Thomas was born in 1976 in Bergneustadt, Germany. In 1996, I became student of computer science at the University of Bonn, Germany, where he obtained the Vordiplom (bachelor degree) in 1998 and the Diploma (master degree) in 2001. Since 2001 he has been a PhD student and employee at the University of Essen, Germany. Some of his Linux-based open source projects are RTP Audio (an audio transmission system, see uni-essen.de) since 1999, RTP Trace (a video trace transmission system, see uni-essen.de) as part of his master thesis 2000/2001 and a socket API library for the SCTP transport protocol library (see sctp.de). For details and other projects, see uni-essen.de.
David has worked in computer software for the last 15 years. Half of that time was spent writing distributed systems on a variety of platforms in the area of digital trading rooms for stock broking companies and banks. The last half involved working for companies like Tibco (European Development Manager), IONA Technologies (Managing director Asia Pacific) and most recently Microsoft where he worked on Visual Studio and Application Center. He is currently teaching Java and Software Engineering at UWA in the CSSE department to pay for his former sins working for Microsoft.
So who am I? Good question. Born in 1969, I grew up in Newcastle upon Tyne in the north-east of England. I went to university at the University College of Wales in Aberystwyth, where I did lots of things ranging from raising a lot of money for charity to helping start the Roc Soc there to discovering UNIX in 1990 in its ULTRIX incarnation to failing spectacularly to gain a degree.
Brad Hards is the technical director of Sigma Bravo Pty Limited, a small engineering services company based in Canberra, Australia. He has been a Linux user since 1993, when he download Slackware, one floppy disk at a time, over a 14k4 modem link.
Brad Hards is a current kernel maintainer (USB CDC Ethernet class driver) and has written documentation for several open source activities, including the Linux USB guide. He ran a BoF at linux.conf.au 2001, and presented a paper on Linux USB at linux.conf.au 2002.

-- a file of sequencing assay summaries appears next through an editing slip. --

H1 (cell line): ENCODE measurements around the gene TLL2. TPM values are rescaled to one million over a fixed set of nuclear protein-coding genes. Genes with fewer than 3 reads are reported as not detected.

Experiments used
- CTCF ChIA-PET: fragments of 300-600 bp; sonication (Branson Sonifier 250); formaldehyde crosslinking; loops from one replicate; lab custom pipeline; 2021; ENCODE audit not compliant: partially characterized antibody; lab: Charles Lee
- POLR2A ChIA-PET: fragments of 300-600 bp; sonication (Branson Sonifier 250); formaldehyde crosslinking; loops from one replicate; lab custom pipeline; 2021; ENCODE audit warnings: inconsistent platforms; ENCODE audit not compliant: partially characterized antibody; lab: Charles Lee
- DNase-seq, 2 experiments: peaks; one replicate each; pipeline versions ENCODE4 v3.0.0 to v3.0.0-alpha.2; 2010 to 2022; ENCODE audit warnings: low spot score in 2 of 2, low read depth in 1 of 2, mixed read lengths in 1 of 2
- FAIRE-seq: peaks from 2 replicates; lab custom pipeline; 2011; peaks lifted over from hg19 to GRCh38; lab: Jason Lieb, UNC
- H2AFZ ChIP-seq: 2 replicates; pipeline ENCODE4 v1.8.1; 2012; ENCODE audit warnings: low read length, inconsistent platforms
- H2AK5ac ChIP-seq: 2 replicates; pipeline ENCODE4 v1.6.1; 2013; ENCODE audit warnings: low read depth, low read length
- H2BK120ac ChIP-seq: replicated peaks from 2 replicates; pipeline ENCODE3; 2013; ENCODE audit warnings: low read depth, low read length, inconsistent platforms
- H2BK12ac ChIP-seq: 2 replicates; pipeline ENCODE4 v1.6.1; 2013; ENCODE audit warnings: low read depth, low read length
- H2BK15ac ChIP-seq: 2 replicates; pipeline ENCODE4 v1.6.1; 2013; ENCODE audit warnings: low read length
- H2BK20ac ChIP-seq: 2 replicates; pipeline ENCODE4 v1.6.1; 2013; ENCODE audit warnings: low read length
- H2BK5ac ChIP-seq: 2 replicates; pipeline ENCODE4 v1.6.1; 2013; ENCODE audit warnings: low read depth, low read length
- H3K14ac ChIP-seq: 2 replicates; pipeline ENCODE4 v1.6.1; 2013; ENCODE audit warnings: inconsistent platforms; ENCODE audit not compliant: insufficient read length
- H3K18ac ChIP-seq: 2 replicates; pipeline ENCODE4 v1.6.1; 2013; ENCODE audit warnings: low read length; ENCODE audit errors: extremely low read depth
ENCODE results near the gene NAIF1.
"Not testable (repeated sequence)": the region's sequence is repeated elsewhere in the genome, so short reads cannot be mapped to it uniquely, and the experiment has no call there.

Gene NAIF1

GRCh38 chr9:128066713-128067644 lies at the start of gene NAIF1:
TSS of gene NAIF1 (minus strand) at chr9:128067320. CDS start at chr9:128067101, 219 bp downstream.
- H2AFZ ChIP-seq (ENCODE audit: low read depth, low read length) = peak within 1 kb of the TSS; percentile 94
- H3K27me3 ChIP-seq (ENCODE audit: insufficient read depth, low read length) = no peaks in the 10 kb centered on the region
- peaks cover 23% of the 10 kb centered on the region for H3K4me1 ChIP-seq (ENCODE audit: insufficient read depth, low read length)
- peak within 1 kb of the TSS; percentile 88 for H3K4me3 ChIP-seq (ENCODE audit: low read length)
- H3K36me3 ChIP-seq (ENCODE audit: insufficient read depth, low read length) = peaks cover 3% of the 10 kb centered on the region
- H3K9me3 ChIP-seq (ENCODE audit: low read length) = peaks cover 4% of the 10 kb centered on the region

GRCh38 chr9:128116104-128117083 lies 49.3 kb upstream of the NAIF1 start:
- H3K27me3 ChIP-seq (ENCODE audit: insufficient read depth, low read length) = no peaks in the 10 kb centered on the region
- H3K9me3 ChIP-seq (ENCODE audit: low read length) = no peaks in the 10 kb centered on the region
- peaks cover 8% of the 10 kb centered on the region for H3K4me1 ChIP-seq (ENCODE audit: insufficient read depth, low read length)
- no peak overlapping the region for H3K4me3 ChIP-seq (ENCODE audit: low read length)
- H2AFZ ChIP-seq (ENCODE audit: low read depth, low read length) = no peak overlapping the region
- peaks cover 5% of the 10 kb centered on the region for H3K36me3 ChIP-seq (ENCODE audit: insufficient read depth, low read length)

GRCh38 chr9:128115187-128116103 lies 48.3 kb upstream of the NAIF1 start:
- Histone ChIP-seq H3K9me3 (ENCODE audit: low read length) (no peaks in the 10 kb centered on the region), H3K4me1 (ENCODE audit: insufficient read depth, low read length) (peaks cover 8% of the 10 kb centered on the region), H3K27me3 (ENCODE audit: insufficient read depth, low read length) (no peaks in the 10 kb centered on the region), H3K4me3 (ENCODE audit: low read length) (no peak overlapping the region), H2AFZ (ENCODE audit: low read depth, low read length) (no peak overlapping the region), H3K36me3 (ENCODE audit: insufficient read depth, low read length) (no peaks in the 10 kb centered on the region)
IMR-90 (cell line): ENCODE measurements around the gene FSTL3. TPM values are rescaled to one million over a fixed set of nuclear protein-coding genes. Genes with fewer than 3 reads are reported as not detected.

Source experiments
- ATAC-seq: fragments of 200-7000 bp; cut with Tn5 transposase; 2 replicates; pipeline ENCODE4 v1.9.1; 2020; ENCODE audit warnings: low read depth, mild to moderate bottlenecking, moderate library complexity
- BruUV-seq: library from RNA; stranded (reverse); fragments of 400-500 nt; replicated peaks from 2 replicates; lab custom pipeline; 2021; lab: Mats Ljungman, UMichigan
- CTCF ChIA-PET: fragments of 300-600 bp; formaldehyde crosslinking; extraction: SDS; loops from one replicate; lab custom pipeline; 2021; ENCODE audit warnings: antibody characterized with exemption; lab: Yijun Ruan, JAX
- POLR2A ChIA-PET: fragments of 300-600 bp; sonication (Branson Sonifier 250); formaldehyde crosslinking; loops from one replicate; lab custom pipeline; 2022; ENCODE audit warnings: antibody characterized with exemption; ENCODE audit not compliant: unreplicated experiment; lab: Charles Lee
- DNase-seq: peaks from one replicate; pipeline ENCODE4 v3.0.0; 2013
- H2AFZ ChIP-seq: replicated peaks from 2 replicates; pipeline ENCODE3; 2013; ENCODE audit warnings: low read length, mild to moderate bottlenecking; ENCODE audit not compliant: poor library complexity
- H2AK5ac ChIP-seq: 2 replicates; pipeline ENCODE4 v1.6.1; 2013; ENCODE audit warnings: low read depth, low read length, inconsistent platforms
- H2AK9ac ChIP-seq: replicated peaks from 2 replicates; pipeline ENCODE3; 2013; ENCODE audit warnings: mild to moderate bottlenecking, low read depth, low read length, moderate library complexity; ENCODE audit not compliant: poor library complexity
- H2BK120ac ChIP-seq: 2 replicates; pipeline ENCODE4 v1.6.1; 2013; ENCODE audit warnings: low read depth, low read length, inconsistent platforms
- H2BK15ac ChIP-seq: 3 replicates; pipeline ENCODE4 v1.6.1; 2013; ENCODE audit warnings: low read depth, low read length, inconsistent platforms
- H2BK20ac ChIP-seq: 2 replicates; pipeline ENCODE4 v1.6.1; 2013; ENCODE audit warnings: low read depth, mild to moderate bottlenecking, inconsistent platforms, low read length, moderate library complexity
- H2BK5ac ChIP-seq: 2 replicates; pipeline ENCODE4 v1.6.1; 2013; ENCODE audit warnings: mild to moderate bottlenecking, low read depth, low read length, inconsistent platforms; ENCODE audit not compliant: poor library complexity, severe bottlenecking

Worked full time with computers in both defence and commercial organisations until 1998. Went as a freelance computer consultant in 1997. (Yes, those dates are correct!) Also lectured part-time simultaneously at three local colleges in England for 3 years up until 2000. Teleworked for the University of Arizona (Department of Astronomy, work on adaptive optics telescope) and King Edwards Memorial Hospital Perth (Ultrasound Department, work on medical imaging). Currently working on a public information system on buses in New Zealand.
Worked with DOS 3.3, and various flavours of Windows up to XP. Met Unix in 1995. First dabbled with Linux in 1999 (SUSE 6.4). Now writing in Visual Basic and C using Windows 98 and Debian 2.2. Using MS-Office 2000 and OpenOffice.
James is a Gnome developer. He's written lots of cool stuff from WWW-SQL, to Dia, and the Python GTK bindings.
Horms (Simon Horman) works on load balancing and high availability projects on a free-lance basis. Prior to this he was a Senior Engineer at VA Linux Systems and before that was the. senior technician at Zip World, an ISP in Sydney, Australia. For his honours thesis in computer science at the University of New South Wales he worked on using genetic algorithms to schedule the university examinations timetable. His main interest is computer networks and in particular how this makes information accessible to people.
Greg Kroah-Hartman is the current kernel maintainer for the USB and PCI hotplug subsystems. He is the author of the pcihpfs and usbfs filesystems. He is also one of the main proponents of driverfs and will gladly try to work it, or the topic of /sbin/hotplug, into any discussion about the Linux kernel.
Jeremy has been enrolled in the BSc course at UWA for the past five years, and is currently completing Honours in Computer Science. His Honours studies are based on network-load balancing systems, with particular reference the the LVS project. While studying, he has also been working in the Perth IT industry for three years, working on software development projects for various Internet-based companies.